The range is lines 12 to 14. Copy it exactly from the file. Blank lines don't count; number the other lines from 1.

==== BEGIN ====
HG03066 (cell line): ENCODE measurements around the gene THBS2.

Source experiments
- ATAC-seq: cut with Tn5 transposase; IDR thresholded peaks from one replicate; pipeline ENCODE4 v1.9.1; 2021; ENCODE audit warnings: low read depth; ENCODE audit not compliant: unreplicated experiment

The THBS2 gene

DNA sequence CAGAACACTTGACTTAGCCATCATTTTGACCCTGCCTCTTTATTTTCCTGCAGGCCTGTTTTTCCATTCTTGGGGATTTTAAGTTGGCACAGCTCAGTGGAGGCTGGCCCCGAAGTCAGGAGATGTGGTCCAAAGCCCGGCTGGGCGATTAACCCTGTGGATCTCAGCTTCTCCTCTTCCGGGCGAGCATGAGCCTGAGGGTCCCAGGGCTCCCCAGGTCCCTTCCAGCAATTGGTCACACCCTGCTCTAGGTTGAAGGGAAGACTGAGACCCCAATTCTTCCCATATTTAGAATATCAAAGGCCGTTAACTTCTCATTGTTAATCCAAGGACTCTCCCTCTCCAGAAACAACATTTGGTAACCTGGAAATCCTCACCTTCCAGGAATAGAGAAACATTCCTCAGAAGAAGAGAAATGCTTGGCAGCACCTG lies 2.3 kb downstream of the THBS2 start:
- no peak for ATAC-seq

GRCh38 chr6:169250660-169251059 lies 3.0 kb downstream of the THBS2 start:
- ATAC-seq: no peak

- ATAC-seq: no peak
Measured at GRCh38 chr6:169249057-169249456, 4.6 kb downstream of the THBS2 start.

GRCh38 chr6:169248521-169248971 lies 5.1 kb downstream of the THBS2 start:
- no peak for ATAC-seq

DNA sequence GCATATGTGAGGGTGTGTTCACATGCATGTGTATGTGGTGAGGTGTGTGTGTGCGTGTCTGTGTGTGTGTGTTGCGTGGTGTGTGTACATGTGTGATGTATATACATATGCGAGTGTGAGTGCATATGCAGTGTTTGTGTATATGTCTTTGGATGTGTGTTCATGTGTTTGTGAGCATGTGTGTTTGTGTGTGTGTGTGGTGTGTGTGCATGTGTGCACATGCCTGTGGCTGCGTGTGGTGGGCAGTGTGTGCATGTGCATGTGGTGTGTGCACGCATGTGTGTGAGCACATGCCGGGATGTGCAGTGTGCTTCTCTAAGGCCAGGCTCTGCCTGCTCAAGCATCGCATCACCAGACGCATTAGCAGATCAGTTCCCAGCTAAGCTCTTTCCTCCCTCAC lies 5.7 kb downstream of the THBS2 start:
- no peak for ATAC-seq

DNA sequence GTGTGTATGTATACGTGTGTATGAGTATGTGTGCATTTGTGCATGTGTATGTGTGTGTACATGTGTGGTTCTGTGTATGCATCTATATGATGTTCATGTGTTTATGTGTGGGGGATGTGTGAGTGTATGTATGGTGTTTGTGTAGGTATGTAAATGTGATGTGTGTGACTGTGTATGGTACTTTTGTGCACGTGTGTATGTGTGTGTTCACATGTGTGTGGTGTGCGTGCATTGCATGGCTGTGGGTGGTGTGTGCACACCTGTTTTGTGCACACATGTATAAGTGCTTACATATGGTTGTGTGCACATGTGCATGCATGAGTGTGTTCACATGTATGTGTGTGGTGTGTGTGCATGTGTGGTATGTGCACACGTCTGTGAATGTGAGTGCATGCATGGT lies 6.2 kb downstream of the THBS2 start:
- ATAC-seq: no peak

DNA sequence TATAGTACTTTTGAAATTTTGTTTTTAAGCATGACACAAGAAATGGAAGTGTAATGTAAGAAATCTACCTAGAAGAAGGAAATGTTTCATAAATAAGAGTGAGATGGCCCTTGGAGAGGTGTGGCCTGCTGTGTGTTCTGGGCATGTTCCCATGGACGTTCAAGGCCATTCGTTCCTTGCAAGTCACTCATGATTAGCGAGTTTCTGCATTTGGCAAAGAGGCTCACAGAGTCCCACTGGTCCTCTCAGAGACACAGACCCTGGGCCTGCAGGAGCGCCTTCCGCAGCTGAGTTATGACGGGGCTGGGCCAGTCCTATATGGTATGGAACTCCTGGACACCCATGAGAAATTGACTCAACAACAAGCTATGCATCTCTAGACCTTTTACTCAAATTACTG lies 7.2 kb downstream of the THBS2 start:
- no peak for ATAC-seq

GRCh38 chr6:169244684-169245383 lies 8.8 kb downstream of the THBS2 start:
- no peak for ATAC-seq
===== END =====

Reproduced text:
- no peak for ATAC-seq

DNA sequence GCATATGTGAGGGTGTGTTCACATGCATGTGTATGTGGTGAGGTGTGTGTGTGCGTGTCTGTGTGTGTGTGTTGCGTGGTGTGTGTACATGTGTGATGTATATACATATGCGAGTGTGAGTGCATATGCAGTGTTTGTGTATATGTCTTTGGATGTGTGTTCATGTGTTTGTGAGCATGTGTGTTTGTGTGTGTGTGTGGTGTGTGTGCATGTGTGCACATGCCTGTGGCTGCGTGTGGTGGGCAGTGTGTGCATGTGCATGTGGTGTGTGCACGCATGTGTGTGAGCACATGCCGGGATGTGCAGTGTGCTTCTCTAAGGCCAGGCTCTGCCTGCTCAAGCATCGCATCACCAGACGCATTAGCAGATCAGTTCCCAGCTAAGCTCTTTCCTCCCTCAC lies 5.7 kb downstream of the THBS2 start:
- no peak for ATAC-seq